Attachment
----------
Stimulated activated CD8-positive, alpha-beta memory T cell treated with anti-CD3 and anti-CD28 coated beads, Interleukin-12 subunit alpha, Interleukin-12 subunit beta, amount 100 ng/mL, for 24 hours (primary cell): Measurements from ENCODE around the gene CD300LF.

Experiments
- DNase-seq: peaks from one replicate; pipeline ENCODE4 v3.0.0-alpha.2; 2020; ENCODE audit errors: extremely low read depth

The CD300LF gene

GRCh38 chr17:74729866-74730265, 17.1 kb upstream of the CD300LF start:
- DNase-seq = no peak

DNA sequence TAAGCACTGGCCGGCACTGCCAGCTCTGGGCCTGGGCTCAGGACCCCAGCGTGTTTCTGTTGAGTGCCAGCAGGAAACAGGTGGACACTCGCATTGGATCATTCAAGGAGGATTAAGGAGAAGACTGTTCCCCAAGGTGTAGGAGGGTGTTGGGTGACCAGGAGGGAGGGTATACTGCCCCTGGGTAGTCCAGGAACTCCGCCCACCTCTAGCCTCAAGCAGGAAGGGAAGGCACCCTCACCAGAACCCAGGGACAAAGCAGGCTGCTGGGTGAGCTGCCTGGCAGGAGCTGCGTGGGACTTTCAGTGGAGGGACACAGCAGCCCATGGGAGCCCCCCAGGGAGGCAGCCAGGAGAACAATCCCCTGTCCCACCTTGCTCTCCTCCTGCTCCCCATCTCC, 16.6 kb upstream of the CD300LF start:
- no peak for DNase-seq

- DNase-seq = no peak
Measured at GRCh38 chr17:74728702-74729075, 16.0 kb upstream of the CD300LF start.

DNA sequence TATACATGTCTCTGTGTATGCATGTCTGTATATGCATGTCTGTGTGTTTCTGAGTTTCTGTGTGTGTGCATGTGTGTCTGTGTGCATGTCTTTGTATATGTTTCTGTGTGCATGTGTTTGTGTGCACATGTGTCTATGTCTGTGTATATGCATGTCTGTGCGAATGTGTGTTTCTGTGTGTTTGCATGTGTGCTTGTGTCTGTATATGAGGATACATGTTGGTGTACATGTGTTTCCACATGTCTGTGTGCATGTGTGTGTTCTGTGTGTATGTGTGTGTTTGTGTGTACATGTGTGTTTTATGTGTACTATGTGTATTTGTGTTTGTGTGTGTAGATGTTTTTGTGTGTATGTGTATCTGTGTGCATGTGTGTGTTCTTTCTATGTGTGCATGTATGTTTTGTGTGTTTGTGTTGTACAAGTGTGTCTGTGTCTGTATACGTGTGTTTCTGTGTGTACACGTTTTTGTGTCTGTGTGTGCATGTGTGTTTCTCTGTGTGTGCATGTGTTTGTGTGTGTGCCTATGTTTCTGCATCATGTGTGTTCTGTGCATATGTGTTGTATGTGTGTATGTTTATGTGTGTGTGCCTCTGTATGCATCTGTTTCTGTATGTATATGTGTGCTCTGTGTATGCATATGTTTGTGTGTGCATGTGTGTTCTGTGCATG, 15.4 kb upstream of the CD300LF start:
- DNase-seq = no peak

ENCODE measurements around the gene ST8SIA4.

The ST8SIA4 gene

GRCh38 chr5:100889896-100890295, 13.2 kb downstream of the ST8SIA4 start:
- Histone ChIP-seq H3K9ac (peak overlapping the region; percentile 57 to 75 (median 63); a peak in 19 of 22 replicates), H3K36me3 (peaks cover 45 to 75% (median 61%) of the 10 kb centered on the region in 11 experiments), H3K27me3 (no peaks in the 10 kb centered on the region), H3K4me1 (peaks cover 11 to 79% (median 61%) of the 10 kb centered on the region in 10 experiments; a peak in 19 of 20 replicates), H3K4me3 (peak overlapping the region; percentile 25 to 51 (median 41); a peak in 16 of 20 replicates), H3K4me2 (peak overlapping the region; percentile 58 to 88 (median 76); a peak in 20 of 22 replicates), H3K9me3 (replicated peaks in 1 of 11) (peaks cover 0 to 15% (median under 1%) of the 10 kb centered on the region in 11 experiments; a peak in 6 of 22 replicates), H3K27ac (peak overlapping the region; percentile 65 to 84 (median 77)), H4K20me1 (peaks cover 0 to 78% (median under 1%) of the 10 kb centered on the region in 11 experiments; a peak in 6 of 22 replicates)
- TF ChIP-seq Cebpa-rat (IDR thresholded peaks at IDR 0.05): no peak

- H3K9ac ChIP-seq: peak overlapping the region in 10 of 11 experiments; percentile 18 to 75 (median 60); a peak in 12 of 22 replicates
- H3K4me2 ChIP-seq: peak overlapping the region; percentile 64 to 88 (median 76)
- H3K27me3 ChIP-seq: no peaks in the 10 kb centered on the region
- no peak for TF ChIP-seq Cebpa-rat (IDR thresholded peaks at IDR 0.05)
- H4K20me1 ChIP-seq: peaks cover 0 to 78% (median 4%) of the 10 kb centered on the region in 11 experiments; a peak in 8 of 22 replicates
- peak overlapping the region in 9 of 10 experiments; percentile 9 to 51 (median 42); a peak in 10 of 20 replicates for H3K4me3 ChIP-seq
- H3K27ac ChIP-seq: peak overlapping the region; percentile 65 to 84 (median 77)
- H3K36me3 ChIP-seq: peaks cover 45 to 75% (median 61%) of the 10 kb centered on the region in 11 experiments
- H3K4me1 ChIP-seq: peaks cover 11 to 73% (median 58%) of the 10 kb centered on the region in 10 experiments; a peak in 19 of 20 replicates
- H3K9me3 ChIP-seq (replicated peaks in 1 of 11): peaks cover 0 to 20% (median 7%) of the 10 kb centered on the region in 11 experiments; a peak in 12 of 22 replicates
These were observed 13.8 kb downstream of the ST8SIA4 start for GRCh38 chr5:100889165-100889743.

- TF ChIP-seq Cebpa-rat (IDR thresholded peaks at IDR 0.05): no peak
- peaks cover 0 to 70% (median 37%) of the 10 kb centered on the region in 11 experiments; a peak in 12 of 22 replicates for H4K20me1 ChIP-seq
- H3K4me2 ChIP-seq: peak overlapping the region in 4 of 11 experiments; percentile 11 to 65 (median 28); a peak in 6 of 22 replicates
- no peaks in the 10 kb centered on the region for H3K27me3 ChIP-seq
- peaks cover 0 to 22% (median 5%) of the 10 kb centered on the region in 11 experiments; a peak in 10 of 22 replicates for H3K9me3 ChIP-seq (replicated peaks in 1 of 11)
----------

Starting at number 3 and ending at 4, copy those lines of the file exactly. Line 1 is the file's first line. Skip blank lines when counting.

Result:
- DNase-seq: peaks from one replicate; pipeline ENCODE4 v3.0.0-alpha.2; 2020; ENCODE audit errors: extremely low read depth

The CD300LF gene